In the News
The Kansas City Star
WASHINGTON-Republican Sen. Jerry Moran of Kansas coasted to a second term in the U.S. Senate on Tuesday.
The Associated Press called the race for Moran a little after 9 p.m. Eastern time.
Moran supporters were excitedly passing out stickers for the candidate just minutes after polls in Kansas closed.
Moran’s Democratic challenger, Lawrence attorney Patrick Wiesner, never posed much of a threat. He raised only $35,000 compared with Moran’s $6.6 million and struggled to top 30 percent in pre-election polls.
Moran, a 62-year-old lawmaker from Plainville, may return to a different Congress. As he celebrated his win at the Overland Park Marriott in Johnson County, Kansas, on Tuesday, it still was not clear whether his party would keep its majority in the U.S. Senate. The outcome of the presidential race also hung in the balance.
Speaking to a group of reporters, Moran said he thought national election results may not be clear until late into the night.
“I think there’s just a tremendous amount of dissatisfaction with the way things are in Washington, D.C.,” Moran said. “Particularity for incumbents, people who’ve been in office, there’s skepticism when you have a conversation with Kansans. And I think they want to make certain that you’re something different than what the problem is in Washington, D.C.”
Two years ago, Moran played an instrumental role in wresting control of the U.S. Senate from Democrats. Chosen by his peers to be chairman of the National Republican Senatorial Committee in 2012, he helped recruit and fundraise for GOP Senate candidates running in the 2014 midterm elections.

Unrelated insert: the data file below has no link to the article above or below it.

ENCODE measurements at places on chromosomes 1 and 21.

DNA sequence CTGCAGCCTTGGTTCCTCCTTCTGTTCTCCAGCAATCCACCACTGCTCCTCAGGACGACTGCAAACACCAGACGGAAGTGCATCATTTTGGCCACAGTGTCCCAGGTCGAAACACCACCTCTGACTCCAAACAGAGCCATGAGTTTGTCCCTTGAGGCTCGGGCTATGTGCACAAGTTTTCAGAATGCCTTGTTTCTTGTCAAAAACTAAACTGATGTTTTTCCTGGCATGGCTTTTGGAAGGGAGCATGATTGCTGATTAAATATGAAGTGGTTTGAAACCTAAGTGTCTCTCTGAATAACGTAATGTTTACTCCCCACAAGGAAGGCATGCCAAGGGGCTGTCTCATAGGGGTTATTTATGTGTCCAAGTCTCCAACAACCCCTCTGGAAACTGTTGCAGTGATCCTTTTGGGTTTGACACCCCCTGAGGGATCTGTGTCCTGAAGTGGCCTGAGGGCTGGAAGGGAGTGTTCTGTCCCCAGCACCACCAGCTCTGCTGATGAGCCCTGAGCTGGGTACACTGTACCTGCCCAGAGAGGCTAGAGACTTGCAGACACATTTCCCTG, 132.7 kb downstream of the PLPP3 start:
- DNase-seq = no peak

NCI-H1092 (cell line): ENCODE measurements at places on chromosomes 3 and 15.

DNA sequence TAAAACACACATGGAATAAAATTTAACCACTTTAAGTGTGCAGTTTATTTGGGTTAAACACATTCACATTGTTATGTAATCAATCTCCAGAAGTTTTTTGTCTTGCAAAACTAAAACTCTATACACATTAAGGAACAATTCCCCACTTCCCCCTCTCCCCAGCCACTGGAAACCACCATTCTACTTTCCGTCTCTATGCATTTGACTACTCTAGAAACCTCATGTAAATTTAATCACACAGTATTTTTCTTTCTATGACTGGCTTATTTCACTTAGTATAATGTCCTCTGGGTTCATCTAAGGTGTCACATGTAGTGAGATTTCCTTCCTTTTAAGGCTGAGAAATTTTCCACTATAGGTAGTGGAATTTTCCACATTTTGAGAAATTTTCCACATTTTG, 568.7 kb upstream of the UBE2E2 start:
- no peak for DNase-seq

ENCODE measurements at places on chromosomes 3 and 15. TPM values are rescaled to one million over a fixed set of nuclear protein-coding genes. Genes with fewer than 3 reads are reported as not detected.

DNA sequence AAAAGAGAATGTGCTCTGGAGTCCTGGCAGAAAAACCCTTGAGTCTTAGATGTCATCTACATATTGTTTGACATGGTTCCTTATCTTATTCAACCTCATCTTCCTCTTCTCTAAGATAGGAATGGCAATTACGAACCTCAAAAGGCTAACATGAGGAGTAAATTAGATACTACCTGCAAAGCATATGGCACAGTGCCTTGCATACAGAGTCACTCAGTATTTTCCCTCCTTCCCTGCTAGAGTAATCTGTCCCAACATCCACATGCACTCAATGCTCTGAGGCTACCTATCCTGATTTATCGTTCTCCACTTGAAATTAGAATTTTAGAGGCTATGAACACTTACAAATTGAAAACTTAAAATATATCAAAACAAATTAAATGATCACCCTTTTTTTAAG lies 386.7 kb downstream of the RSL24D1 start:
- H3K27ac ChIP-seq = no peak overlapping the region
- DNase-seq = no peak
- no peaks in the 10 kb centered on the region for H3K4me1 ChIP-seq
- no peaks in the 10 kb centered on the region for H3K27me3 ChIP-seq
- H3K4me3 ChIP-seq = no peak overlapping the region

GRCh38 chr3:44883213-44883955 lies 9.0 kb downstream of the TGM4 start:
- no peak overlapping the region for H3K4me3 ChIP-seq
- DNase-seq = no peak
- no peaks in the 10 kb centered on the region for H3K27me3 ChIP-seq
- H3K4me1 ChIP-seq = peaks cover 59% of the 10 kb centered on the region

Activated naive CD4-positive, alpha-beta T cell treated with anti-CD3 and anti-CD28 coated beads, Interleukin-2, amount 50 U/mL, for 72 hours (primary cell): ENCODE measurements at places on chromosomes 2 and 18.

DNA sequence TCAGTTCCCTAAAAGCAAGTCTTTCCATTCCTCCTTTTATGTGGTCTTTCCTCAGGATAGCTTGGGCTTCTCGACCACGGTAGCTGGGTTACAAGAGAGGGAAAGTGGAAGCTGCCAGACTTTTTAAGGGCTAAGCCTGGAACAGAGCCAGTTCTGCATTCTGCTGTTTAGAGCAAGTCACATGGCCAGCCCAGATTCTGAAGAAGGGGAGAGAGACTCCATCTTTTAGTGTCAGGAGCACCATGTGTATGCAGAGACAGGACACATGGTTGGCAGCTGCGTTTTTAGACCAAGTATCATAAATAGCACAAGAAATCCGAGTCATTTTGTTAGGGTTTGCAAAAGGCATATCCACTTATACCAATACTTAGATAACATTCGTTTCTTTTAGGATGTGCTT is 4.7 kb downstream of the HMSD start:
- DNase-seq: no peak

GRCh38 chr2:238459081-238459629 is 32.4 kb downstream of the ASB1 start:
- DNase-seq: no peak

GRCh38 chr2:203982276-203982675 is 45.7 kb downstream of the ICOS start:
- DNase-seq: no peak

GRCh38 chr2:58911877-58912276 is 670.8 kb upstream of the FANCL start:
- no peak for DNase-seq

Taking on the high-profile, high-pressure position at the head of the GOP’s campaign arm in the Senate was an uncharacteristic gamble for Moran, who has a reputation for being risk averse. But it paid off. Republicans picked up 9 seats and took power in the Senate.
Moran sits on the powerful appropriations committee in the senate, which sets federal spending levels. He also is chairman of an appropriations subcommittee in charge of agriculture funding, and has spots on other senate panels that oversee commerce, transportation, banking and veterans affairs.
Moran was first elected to Congress 1996, when he won election to the U.S. House of Representatives.
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